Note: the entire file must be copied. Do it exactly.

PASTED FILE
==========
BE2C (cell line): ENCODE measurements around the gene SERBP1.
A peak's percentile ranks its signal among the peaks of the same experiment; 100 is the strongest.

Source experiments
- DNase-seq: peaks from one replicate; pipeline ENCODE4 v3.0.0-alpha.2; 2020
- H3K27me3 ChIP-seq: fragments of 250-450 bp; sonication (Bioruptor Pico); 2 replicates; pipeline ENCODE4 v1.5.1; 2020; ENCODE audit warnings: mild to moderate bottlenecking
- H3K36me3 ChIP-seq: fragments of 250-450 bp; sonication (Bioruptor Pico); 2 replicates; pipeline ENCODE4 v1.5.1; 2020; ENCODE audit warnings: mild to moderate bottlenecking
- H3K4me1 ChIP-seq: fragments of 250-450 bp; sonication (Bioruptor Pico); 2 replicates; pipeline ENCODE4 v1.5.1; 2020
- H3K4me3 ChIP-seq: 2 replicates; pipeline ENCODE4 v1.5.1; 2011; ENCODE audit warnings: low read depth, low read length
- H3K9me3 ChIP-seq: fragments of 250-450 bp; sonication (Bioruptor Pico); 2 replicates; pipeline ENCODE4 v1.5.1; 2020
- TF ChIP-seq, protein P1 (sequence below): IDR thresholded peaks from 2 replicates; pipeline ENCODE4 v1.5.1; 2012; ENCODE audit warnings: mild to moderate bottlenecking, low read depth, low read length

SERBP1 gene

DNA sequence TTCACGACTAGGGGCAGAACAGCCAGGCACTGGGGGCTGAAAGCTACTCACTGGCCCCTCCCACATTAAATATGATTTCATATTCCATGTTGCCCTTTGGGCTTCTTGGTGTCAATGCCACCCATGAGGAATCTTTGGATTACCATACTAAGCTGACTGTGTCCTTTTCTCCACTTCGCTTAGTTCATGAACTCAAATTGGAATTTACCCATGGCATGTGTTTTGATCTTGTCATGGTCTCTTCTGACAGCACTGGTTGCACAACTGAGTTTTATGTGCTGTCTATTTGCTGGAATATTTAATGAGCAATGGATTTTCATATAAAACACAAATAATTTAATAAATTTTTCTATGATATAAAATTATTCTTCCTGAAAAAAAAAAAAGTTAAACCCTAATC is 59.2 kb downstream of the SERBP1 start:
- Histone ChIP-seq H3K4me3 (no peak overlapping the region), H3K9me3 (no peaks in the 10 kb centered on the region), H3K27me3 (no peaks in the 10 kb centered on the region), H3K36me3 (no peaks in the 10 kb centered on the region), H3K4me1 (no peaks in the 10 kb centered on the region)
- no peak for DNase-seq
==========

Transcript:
BE2C (cell line): ENCODE measurements around the gene SERBP1.
A peak's percentile ranks its signal among the peaks of the same experiment; 100 is the strongest.

Source experiments
- DNase-seq: peaks from one replicate; pipeline ENCODE4 v3.0.0-alpha.2; 2020
- H3K27me3 ChIP-seq: fragments of 250-450 bp; sonication (Bioruptor Pico); 2 replicates; pipeline ENCODE4 v1.5.1; 2020; ENCODE audit warnings: mild to moderate bottlenecking
- H3K36me3 ChIP-seq: fragments of 250-450 bp; sonication (Bioruptor Pico); 2 replicates; pipeline ENCODE4 v1.5.1; 2020; ENCODE audit warnings: mild to moderate bottlenecking
- H3K4me1 ChIP-seq: fragments of 250-450 bp; sonication (Bioruptor Pico); 2 replicates; pipeline ENCODE4 v1.5.1; 2020
- H3K4me3 ChIP-seq: 2 replicates; pipeline ENCODE4 v1.5.1; 2011; ENCODE audit warnings: low read depth, low read length
- H3K9me3 ChIP-seq: fragments of 250-450 bp; sonication (Bioruptor Pico); 2 replicates; pipeline ENCODE4 v1.5.1; 2020
- TF ChIP-seq, protein P1 (sequence below): IDR thresholded peaks from 2 replicates; pipeline ENCODE4 v1.5.1; 2012; ENCODE audit warnings: mild to moderate bottlenecking, low read depth, low read length

SERBP1 gene

DNA sequence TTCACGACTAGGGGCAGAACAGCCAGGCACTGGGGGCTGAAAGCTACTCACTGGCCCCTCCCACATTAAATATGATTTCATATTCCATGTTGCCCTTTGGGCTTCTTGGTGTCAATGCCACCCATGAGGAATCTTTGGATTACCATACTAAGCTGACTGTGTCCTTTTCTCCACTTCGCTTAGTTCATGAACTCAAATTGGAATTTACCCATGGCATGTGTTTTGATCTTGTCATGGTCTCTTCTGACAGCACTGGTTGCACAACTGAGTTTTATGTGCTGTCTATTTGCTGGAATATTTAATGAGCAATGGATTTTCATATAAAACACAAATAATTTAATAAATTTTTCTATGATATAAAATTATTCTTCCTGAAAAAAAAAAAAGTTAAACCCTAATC is 59.2 kb downstream of the SERBP1 start:
- Histone ChIP-seq H3K4me3 (no peak overlapping the region), H3K9me3 (no peaks in the 10 kb centered on the region), H3K27me3 (no peaks in the 10 kb centered on the region), H3K36me3 (no peaks in the 10 kb centered on the region), H3K4me1 (no peaks in the 10 kb centered on the region)
- no peak for DNase-seq